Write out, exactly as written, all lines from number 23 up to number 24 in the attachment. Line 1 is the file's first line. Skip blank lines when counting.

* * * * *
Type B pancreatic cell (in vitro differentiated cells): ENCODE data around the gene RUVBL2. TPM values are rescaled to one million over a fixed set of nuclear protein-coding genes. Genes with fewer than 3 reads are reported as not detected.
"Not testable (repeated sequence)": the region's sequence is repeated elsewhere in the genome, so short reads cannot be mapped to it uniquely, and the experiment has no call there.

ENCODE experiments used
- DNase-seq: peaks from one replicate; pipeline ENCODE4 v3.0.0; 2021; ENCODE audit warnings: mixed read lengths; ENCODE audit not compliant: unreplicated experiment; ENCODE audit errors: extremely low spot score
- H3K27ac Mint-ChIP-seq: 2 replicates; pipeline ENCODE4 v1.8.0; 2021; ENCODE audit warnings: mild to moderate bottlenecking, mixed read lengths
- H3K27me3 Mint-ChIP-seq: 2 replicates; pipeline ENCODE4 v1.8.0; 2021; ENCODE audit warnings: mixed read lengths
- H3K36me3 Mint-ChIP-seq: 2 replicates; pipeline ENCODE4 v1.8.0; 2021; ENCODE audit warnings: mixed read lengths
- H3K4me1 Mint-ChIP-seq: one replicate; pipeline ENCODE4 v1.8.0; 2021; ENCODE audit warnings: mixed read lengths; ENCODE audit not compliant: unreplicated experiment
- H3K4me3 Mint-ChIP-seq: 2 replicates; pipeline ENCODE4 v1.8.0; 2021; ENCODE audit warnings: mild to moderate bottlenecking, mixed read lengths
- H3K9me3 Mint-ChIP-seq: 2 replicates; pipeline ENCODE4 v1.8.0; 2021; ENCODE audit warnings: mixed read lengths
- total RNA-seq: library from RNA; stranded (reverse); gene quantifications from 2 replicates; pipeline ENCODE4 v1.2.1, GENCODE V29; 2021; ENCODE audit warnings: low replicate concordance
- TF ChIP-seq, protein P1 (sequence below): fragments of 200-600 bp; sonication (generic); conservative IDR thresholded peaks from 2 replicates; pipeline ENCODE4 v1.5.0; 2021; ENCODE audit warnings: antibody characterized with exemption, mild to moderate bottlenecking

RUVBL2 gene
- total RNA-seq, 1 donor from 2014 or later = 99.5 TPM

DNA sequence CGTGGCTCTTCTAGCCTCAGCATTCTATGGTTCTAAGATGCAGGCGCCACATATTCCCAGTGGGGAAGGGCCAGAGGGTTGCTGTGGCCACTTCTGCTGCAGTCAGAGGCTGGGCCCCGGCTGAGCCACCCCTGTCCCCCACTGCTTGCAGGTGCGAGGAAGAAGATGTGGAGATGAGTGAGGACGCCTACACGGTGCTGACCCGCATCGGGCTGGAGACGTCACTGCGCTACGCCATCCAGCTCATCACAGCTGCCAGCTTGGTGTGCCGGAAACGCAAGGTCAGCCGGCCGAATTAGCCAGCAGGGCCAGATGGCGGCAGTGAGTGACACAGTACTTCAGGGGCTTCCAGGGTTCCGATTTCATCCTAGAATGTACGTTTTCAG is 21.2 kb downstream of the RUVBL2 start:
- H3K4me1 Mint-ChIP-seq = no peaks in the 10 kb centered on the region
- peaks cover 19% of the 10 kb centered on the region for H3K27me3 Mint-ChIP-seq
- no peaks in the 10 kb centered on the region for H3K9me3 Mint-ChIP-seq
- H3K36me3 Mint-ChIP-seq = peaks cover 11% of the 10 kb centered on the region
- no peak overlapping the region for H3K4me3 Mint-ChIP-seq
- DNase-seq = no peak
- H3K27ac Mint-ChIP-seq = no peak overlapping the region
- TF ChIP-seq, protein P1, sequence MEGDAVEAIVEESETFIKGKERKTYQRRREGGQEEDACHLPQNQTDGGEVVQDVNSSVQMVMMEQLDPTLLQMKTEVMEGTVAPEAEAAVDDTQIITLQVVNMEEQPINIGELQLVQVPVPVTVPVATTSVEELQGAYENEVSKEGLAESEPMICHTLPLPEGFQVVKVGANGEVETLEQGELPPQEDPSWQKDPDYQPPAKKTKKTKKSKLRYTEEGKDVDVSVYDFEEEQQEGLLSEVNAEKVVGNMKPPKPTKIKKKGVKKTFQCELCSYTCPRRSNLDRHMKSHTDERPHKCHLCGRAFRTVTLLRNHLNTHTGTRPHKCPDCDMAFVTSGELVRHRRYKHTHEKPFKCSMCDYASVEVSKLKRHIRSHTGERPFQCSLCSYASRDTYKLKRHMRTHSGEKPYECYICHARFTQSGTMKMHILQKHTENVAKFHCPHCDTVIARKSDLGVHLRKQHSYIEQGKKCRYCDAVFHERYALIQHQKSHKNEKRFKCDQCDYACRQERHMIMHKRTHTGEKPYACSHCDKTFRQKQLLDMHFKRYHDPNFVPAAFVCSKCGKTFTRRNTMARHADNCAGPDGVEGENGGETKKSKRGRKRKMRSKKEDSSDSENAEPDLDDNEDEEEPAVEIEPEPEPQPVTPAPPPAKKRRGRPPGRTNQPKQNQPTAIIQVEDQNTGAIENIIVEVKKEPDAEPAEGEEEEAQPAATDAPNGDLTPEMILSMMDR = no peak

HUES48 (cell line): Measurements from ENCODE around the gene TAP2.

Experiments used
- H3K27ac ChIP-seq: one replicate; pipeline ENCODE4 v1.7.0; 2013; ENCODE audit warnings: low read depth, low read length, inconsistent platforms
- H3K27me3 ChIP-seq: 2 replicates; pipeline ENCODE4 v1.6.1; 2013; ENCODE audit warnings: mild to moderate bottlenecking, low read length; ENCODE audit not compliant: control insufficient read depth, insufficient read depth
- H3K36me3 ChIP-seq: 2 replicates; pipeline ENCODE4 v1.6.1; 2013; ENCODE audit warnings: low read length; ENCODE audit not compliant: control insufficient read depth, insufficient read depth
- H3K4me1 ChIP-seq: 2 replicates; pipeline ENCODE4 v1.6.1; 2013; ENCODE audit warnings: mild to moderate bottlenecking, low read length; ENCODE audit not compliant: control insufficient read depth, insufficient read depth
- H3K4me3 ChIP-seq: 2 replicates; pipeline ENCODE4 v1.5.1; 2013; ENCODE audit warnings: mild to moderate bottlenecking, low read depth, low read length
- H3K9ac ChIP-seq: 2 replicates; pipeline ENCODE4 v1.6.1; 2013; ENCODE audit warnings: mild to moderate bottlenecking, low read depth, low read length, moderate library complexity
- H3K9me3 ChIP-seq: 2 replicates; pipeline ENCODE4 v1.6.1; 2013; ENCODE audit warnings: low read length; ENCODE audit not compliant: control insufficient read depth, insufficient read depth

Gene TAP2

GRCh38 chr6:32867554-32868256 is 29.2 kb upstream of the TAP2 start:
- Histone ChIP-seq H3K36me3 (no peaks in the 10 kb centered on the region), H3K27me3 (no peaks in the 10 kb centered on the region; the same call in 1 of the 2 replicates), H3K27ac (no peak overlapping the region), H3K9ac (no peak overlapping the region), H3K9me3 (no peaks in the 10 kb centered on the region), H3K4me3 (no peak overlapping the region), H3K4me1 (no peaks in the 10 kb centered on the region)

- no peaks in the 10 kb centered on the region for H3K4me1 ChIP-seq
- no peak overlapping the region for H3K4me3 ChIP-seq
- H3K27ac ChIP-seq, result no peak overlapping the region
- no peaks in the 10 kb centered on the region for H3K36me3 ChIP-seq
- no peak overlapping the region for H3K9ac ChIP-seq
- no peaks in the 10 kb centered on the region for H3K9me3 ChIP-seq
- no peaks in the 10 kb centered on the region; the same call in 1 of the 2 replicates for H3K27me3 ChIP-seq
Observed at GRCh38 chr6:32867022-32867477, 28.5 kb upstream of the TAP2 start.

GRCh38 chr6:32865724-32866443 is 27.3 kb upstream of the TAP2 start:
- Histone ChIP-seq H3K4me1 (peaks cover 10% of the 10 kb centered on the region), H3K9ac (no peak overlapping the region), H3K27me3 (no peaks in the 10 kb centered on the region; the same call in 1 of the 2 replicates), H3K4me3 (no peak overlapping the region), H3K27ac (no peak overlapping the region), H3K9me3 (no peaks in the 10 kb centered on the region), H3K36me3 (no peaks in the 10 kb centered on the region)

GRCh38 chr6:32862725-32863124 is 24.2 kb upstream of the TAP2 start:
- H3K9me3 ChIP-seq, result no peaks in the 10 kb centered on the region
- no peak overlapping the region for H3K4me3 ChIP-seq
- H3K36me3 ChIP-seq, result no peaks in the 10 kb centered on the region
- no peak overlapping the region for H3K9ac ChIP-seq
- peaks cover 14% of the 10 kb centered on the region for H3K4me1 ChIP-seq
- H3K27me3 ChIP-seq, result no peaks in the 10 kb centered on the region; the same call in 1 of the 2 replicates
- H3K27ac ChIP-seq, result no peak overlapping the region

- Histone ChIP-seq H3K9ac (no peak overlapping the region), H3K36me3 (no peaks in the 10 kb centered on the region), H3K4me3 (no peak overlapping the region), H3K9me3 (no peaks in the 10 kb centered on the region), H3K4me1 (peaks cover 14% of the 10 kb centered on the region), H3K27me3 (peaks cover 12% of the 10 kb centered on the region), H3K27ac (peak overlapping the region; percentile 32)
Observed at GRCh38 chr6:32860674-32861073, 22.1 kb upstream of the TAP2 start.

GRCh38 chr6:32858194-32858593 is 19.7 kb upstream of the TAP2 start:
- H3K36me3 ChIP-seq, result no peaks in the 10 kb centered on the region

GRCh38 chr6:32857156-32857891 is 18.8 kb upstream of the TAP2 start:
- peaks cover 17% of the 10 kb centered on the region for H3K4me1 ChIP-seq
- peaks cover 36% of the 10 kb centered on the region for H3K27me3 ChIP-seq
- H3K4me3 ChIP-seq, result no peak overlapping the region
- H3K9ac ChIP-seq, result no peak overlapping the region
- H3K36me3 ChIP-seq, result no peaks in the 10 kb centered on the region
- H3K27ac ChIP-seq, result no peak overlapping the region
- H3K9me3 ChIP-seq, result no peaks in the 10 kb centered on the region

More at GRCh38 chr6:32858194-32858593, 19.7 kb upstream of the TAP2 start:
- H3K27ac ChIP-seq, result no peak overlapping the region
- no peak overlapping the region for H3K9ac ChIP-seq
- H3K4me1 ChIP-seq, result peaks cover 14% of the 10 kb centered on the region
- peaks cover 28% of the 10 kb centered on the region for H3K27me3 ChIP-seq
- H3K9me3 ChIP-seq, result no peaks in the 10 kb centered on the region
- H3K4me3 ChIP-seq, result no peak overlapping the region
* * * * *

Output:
- TF ChIP-seq, protein P1, sequence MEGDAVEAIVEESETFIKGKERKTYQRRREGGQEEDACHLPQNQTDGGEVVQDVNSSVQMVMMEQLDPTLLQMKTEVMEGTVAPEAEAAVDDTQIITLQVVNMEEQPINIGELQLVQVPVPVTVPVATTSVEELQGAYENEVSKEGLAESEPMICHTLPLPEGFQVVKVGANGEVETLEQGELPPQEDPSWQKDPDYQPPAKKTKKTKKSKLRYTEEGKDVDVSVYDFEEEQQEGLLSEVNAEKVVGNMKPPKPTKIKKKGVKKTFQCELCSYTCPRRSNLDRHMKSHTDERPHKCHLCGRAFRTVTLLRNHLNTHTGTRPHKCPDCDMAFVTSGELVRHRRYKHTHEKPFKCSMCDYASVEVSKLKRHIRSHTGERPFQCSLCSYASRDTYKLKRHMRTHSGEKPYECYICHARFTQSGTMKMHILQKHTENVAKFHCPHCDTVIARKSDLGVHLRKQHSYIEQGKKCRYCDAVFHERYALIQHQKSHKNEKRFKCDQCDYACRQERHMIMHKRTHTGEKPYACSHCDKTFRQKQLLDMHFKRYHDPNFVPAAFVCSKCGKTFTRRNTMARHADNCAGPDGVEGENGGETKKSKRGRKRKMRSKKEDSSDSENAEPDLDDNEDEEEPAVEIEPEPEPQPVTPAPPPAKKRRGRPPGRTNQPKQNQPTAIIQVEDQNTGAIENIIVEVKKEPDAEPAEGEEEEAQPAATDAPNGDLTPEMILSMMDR = no peak

HUES48 (cell line): Measurements from ENCODE around the gene TAP2.